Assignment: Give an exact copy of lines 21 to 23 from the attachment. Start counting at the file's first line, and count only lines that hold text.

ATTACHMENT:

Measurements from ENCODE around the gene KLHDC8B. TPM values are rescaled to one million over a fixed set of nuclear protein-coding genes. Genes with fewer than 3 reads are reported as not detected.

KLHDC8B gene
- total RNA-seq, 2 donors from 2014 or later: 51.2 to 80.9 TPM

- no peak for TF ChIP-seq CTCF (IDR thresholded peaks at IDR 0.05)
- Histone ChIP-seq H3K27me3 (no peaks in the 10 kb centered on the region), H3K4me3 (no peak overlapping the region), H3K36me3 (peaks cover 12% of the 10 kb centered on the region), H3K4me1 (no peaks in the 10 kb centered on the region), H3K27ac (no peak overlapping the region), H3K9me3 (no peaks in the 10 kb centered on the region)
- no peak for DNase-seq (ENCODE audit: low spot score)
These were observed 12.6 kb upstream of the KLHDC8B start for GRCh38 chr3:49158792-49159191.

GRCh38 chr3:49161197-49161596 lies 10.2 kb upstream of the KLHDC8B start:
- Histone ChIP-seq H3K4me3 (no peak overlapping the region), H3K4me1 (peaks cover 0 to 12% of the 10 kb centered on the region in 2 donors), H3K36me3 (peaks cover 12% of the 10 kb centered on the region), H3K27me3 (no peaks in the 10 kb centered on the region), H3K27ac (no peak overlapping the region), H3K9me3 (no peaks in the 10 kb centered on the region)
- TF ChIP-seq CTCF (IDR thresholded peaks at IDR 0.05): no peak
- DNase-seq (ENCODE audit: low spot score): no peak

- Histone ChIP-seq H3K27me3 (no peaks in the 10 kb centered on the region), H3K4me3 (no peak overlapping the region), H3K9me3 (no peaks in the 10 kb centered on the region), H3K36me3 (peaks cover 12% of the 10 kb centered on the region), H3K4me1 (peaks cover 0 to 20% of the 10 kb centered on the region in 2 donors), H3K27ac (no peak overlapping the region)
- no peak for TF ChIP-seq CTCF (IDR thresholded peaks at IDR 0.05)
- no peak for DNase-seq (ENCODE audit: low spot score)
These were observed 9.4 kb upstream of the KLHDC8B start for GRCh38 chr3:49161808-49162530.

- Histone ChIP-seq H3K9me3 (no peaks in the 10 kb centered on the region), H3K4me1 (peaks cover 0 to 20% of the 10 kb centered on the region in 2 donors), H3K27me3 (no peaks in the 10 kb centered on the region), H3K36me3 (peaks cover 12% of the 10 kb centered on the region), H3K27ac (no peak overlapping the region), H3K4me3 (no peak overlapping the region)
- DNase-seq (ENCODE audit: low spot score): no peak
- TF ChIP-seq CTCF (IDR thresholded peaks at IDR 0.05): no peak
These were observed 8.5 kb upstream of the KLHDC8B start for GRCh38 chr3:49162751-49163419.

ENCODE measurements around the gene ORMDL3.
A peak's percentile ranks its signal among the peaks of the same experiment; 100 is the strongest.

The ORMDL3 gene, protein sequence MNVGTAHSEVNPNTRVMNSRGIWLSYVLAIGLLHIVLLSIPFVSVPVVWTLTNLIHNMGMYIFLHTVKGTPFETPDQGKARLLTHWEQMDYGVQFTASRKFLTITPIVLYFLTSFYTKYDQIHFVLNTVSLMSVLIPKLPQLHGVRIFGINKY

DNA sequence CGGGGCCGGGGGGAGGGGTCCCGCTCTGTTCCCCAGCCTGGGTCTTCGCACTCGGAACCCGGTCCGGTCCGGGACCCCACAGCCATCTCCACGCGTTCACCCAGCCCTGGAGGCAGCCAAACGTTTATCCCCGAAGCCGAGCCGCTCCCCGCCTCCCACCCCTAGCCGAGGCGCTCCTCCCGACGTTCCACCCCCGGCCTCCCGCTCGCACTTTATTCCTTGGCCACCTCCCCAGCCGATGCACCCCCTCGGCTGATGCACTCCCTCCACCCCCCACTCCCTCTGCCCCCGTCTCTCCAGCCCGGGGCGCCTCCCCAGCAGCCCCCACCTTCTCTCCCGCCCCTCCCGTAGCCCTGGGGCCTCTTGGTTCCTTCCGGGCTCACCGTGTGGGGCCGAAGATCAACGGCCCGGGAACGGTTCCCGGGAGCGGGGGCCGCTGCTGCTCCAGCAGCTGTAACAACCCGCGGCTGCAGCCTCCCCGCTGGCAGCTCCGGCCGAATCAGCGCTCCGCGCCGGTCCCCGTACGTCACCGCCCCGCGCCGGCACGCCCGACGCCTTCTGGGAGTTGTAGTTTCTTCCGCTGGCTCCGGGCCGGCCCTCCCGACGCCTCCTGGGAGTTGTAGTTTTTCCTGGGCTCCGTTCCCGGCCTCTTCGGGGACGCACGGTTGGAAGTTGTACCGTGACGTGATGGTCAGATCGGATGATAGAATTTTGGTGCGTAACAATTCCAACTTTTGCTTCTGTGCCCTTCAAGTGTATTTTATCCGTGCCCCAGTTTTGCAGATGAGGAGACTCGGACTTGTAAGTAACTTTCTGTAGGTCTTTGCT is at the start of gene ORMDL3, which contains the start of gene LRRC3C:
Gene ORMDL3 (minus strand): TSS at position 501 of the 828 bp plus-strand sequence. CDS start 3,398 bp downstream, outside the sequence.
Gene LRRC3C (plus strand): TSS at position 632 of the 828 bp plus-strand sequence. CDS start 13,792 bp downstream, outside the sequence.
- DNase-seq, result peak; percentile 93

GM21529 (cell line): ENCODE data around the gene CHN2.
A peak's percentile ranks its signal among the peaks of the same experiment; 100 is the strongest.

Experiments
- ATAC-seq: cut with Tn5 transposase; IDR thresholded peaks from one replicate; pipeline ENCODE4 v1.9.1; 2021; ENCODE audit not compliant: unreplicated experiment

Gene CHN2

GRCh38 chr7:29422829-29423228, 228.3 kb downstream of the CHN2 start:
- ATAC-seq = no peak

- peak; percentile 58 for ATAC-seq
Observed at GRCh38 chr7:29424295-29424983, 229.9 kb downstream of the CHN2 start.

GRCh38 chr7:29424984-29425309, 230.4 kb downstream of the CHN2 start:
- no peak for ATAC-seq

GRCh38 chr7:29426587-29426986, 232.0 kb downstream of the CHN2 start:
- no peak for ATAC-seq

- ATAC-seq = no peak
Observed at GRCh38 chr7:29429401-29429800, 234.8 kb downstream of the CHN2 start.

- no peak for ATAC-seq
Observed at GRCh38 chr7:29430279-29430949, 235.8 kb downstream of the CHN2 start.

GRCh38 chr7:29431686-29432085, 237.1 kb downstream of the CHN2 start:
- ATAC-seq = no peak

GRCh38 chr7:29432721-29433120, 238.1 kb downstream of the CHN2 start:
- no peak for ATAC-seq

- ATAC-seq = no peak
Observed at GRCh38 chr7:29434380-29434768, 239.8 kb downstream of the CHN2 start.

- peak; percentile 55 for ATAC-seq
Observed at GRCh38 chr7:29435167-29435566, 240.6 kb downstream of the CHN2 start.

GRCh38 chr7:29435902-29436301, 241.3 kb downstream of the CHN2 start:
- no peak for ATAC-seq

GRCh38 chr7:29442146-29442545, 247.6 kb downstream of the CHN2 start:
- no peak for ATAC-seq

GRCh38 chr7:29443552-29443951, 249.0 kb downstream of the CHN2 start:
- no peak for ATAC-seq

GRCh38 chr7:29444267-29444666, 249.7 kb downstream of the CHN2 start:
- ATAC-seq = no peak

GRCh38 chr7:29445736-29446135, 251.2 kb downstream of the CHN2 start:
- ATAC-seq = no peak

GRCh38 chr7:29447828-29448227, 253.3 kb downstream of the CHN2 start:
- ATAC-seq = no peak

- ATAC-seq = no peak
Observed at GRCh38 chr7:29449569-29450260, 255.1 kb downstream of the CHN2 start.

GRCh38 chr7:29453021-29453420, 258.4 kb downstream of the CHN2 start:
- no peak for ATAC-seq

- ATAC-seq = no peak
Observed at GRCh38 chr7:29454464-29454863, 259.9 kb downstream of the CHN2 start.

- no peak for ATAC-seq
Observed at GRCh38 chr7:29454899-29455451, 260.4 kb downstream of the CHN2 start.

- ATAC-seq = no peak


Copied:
A peak's percentile ranks its signal among the peaks of the same experiment; 100 is the strongest.

The ORMDL3 gene, protein sequence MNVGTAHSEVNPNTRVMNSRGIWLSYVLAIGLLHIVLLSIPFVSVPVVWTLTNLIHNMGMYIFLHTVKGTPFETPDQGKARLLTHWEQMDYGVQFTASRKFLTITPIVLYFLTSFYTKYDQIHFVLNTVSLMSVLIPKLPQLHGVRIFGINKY

DNA sequence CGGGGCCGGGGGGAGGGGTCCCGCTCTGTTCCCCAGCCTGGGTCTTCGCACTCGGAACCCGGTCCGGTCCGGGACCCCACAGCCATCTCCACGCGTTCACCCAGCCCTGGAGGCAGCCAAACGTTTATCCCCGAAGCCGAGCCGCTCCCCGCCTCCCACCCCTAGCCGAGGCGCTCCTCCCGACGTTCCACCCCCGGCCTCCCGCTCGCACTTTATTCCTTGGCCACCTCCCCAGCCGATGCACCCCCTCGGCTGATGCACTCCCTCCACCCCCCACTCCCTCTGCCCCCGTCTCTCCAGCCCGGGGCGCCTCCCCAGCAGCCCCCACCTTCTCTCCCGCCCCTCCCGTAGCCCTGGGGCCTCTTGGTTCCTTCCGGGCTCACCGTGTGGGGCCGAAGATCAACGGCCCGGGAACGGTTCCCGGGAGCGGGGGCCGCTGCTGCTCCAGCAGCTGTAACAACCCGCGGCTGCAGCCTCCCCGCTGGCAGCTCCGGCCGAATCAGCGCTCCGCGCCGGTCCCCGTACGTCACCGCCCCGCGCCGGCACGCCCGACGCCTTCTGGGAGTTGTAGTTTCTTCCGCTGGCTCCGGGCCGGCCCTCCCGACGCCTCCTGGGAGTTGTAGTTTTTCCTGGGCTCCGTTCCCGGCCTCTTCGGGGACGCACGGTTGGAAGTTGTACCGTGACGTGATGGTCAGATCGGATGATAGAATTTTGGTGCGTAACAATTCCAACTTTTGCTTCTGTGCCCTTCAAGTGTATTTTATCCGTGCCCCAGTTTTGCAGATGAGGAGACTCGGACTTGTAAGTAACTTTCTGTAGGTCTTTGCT is at the start of gene ORMDL3, which contains the start of gene LRRC3C: